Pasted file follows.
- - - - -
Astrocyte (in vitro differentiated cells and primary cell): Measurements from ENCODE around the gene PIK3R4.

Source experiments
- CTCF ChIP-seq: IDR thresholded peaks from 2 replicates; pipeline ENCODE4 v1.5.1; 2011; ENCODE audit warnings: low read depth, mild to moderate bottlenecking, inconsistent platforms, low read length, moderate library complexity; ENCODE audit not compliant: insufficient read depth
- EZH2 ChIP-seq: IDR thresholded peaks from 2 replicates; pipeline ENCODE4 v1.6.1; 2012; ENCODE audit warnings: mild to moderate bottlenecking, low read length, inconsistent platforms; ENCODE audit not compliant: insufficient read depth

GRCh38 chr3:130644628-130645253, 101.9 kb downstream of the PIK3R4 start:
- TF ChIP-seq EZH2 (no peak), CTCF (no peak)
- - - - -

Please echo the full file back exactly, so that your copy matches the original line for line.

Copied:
Astrocyte (in vitro differentiated cells and primary cell): Measurements from ENCODE around the gene PIK3R4.

Source experiments
- CTCF ChIP-seq: IDR thresholded peaks from 2 replicates; pipeline ENCODE4 v1.5.1; 2011; ENCODE audit warnings: low read depth, mild to moderate bottlenecking, inconsistent platforms, low read length, moderate library complexity; ENCODE audit not compliant: insufficient read depth
- EZH2 ChIP-seq: IDR thresholded peaks from 2 replicates; pipeline ENCODE4 v1.6.1; 2012; ENCODE audit warnings: mild to moderate bottlenecking, low read length, inconsistent platforms; ENCODE audit not compliant: insufficient read depth

GRCh38 chr3:130644628-130645253, 101.9 kb downstream of the PIK3R4 start:
- TF ChIP-seq EZH2 (no peak), CTCF (no peak)